ok, really close - now getting FLASH_TEXT overflowed by 1480 bytes in OPENMV2.

OPENMV2 is the M4 camera, do you have an M4 or M7 ?

If you have an M7 cam use

make -j5 TARGET=OPENMV3

EDIT: Note it shouldn’t overflow for M4 or M7 not sure what’s going on there, maybe you added some new code or tables.

Hi, I’m just going to write this for you. I went to dinner with some friends and worked out all the steps in my head. It’s not very hard to do after building all the code for finding infinite lines.

So, the function will be called find_line_segments. Basically, it will call find line segments, then using the list of lines returned, walk each line in the image using a line drawing function to go from the start point to the end point. While it walks each line it will then compute the magnitude using the sobel function of the pixels below that line. The magnitude will then feed otsu’s adaptive threshold algorithm. This will then spit out line segments for me per infinite line. I’ll put all these line segments on a list.

That said… one problem is that… well, anything under the infinite line segment basically will become a line segment. Can you explain to me how you plan to use all this info? Because you’re going to get ALOT of small line segments. Filtering them, etc. is going to be hard. I’m… not sure how to plan to use all this info. From my perspective its going to be overwhelming. Note that line segments will just be (x1, y1, x2, y2, theta) tuples.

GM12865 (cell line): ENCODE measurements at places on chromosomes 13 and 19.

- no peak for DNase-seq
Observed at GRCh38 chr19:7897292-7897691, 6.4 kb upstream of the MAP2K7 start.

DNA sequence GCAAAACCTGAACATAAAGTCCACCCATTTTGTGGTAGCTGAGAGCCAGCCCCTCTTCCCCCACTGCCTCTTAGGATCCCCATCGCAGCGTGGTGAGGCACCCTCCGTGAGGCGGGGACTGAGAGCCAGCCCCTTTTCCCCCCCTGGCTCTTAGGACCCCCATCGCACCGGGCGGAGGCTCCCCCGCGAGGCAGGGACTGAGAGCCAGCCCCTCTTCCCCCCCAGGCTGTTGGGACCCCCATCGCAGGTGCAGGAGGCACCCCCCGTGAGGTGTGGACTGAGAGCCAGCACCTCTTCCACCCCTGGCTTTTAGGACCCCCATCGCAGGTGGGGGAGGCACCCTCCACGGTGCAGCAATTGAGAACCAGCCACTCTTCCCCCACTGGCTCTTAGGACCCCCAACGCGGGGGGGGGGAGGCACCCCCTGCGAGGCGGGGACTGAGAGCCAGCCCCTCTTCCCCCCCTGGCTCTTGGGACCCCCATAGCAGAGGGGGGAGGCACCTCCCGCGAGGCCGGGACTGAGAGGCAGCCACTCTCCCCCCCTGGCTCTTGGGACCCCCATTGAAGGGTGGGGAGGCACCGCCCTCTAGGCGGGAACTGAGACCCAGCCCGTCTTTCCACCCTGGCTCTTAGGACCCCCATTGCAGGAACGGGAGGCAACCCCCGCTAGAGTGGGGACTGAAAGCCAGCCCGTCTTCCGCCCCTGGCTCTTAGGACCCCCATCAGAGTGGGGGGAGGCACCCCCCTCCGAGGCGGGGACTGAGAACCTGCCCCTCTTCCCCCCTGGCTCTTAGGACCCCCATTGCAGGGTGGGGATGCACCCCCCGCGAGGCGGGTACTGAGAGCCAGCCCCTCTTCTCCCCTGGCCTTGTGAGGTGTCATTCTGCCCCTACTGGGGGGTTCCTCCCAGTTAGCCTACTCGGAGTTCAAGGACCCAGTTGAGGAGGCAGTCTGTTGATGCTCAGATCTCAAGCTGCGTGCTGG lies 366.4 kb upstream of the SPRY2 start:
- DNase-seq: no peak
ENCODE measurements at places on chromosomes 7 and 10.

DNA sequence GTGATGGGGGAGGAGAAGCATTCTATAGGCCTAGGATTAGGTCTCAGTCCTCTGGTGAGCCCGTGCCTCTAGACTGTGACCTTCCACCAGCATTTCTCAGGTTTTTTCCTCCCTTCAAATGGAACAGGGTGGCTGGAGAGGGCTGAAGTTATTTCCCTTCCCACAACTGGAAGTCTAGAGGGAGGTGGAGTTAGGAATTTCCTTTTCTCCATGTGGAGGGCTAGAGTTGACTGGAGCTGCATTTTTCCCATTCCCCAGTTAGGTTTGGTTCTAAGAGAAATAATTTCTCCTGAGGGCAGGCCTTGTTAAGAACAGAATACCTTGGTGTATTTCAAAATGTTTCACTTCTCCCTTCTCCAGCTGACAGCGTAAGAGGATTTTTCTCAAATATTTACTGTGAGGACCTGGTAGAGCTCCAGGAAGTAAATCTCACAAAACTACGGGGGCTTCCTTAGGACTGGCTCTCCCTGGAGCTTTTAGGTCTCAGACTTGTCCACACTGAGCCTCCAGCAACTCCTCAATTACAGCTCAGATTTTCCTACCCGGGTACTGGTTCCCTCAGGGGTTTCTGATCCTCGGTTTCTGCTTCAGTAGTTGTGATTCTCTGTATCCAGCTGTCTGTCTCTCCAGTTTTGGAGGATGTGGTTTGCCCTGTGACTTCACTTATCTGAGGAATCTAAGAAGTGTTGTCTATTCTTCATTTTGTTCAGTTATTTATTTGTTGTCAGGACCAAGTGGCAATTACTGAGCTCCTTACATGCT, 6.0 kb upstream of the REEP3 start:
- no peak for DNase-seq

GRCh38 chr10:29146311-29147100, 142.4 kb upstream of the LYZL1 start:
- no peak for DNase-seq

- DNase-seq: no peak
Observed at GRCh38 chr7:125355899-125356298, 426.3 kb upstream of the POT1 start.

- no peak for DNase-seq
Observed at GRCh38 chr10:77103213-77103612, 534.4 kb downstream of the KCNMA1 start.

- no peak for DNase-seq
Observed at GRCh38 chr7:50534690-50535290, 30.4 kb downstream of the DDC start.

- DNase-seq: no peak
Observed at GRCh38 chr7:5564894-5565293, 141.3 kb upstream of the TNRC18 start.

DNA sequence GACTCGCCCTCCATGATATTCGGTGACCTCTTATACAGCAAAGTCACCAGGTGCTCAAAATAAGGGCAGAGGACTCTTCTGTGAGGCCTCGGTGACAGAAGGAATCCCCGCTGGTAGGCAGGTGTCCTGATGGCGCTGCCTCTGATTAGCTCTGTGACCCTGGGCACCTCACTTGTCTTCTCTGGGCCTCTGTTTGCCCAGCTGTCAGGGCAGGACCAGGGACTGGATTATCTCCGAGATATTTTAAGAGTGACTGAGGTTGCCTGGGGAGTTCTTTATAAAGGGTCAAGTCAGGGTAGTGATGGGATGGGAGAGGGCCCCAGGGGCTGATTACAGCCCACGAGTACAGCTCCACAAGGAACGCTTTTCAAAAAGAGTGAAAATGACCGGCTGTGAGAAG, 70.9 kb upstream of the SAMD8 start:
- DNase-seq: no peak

Note you will be able to call this on a canny image or just a plain image without any canny applied. The canny image will produce more accurate lines… but, your FPS will be lower.

It’s a clean copy of the current git repo.

Switching over to OPENMV3 in the makefile…

#TARGETS
TARGET ?=OPENMV3 #instead of OPENMV2

my QTCreator set up includes a make argument so make build looks like:

make -j5 TARGET=OPENMV3

Now I get past the overflow error,

But now I get the message:
Error: unknown CPU ‘cortex-m7’ in startup_stm32f765xx.s 47

wow kwagyeman, thank you. I would have to figure out how to join or discard small line segments anyway. So, much appreciated.

I plan to represent edges as lines as a form of vector conversion for scaling. The lines should approximate the canny edges image fairly accurately. I understand that will be a lot of lines but would estimate a typical image to be in the hundreds of line segments (and not thousands, unless you have something else in mind).

I will go order some more M7’s as a token of my gratitude :slight_smile:

This is a toolchain issue, you need to download and install the ARM GCC toolchain and add it to the path (we’re using 2016-q4)


Note re Canny, I’m going to make some performance improvements very soon, you can use it for now as is but know it will be faster.

Hundreds of line segments sounds right. Please put some effort into thinking about what you’re going to do with all the above tuples. :slight_smile: